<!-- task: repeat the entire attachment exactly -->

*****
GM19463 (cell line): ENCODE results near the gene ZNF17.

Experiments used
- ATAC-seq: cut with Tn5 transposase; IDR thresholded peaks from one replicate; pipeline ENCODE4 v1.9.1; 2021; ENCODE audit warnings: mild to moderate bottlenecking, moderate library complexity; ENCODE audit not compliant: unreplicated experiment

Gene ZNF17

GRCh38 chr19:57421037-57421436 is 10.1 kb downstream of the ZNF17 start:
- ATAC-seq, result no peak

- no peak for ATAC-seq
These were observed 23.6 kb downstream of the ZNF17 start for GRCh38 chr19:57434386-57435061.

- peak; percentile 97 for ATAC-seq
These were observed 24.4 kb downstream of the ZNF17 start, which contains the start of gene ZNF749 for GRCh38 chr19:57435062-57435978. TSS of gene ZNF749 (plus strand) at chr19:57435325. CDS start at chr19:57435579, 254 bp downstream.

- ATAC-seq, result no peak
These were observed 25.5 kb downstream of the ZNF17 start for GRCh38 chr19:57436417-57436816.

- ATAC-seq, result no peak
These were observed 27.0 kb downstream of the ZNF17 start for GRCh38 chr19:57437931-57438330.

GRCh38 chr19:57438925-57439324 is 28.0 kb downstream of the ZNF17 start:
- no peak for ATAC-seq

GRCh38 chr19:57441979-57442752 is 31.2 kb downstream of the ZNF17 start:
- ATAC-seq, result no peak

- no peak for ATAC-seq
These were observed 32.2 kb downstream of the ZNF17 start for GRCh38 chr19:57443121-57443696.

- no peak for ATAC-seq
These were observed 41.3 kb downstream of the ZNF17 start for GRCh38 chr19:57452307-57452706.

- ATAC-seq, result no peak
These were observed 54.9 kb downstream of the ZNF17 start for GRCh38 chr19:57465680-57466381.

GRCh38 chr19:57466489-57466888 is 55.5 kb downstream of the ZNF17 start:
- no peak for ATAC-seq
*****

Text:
GM19463 (cell line): ENCODE results near the gene ZNF17.

Experiments used
- ATAC-seq: cut with Tn5 transposase; IDR thresholded peaks from one replicate; pipeline ENCODE4 v1.9.1; 2021; ENCODE audit warnings: mild to moderate bottlenecking, moderate library complexity; ENCODE audit not compliant: unreplicated experiment

Gene ZNF17

GRCh38 chr19:57421037-57421436 is 10.1 kb downstream of the ZNF17 start:
- ATAC-seq, result no peak

- no peak for ATAC-seq
These were observed 23.6 kb downstream of the ZNF17 start for GRCh38 chr19:57434386-57435061.

- peak; percentile 97 for ATAC-seq
These were observed 24.4 kb downstream of the ZNF17 start, which contains the start of gene ZNF749 for GRCh38 chr19:57435062-57435978. TSS of gene ZNF749 (plus strand) at chr19:57435325. CDS start at chr19:57435579, 254 bp downstream.

- ATAC-seq, result no peak
These were observed 25.5 kb downstream of the ZNF17 start for GRCh38 chr19:57436417-57436816.

- ATAC-seq, result no peak
These were observed 27.0 kb downstream of the ZNF17 start for GRCh38 chr19:57437931-57438330.

GRCh38 chr19:57438925-57439324 is 28.0 kb downstream of the ZNF17 start:
- no peak for ATAC-seq

GRCh38 chr19:57441979-57442752 is 31.2 kb downstream of the ZNF17 start:
- ATAC-seq, result no peak

- no peak for ATAC-seq
These were observed 32.2 kb downstream of the ZNF17 start for GRCh38 chr19:57443121-57443696.

- no peak for ATAC-seq
These were observed 41.3 kb downstream of the ZNF17 start for GRCh38 chr19:57452307-57452706.

- ATAC-seq, result no peak
These were observed 54.9 kb downstream of the ZNF17 start for GRCh38 chr19:57465680-57466381.

GRCh38 chr19:57466489-57466888 is 55.5 kb downstream of the ZNF17 start:
- no peak for ATAC-seq